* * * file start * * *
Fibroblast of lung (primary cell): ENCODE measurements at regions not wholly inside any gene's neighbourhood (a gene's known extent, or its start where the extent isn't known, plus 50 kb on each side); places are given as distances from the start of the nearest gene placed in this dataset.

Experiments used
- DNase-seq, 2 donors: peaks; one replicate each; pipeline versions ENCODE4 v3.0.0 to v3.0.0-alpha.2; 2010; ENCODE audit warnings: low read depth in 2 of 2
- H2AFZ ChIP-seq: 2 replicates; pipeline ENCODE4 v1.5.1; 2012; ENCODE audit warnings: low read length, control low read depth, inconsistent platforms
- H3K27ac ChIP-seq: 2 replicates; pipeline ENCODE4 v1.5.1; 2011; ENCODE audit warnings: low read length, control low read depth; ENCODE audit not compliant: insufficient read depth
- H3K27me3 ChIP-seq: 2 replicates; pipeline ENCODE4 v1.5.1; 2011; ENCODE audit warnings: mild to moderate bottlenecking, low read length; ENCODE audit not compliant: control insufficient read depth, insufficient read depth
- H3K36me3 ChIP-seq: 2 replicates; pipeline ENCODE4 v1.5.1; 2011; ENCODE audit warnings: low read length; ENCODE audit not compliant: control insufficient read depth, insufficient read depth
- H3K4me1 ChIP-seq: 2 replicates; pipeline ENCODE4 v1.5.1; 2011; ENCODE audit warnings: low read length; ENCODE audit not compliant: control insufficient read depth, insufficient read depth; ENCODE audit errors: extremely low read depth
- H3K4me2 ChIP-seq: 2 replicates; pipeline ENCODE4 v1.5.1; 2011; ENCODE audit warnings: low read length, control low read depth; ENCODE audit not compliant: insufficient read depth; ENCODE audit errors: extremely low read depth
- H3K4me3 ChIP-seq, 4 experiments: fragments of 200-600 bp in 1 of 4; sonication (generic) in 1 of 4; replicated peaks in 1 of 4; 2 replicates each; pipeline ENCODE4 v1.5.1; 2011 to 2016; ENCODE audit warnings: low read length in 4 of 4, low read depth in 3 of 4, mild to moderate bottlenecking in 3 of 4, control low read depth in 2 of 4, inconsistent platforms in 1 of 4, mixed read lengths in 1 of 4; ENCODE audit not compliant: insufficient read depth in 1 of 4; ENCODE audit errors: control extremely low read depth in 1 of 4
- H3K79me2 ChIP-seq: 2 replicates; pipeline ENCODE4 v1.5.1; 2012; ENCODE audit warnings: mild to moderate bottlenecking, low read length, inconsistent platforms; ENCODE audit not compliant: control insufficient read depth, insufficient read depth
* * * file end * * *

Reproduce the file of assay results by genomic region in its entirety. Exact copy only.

Fibroblast of lung (primary cell): ENCODE measurements at regions not wholly inside any gene's neighbourhood (a gene's known extent, or its start where the extent isn't known, plus 50 kb on each side); places are given as distances from the start of the nearest gene placed in this dataset.

Experiments used
- DNase-seq, 2 donors: peaks; one replicate each; pipeline versions ENCODE4 v3.0.0 to v3.0.0-alpha.2; 2010; ENCODE audit warnings: low read depth in 2 of 2
- H2AFZ ChIP-seq: 2 replicates; pipeline ENCODE4 v1.5.1; 2012; ENCODE audit warnings: low read length, control low read depth, inconsistent platforms
- H3K27ac ChIP-seq: 2 replicates; pipeline ENCODE4 v1.5.1; 2011; ENCODE audit warnings: low read length, control low read depth; ENCODE audit not compliant: insufficient read depth
- H3K27me3 ChIP-seq: 2 replicates; pipeline ENCODE4 v1.5.1; 2011; ENCODE audit warnings: mild to moderate bottlenecking, low read length; ENCODE audit not compliant: control insufficient read depth, insufficient read depth
- H3K36me3 ChIP-seq: 2 replicates; pipeline ENCODE4 v1.5.1; 2011; ENCODE audit warnings: low read length; ENCODE audit not compliant: control insufficient read depth, insufficient read depth
- H3K4me1 ChIP-seq: 2 replicates; pipeline ENCODE4 v1.5.1; 2011; ENCODE audit warnings: low read length; ENCODE audit not compliant: control insufficient read depth, insufficient read depth; ENCODE audit errors: extremely low read depth
- H3K4me2 ChIP-seq: 2 replicates; pipeline ENCODE4 v1.5.1; 2011; ENCODE audit warnings: low read length, control low read depth; ENCODE audit not compliant: insufficient read depth; ENCODE audit errors: extremely low read depth
- H3K4me3 ChIP-seq, 4 experiments: fragments of 200-600 bp in 1 of 4; sonication (generic) in 1 of 4; replicated peaks in 1 of 4; 2 replicates each; pipeline ENCODE4 v1.5.1; 2011 to 2016; ENCODE audit warnings: low read length in 4 of 4, low read depth in 3 of 4, mild to moderate bottlenecking in 3 of 4, control low read depth in 2 of 4, inconsistent platforms in 1 of 4, mixed read lengths in 1 of 4; ENCODE audit not compliant: insufficient read depth in 1 of 4; ENCODE audit errors: control extremely low read depth in 1 of 4
- H3K79me2 ChIP-seq: 2 replicates; pipeline ENCODE4 v1.5.1; 2012; ENCODE audit warnings: mild to moderate bottlenecking, low read length, inconsistent platforms; ENCODE audit not compliant: control insufficient read depth, insufficient read depth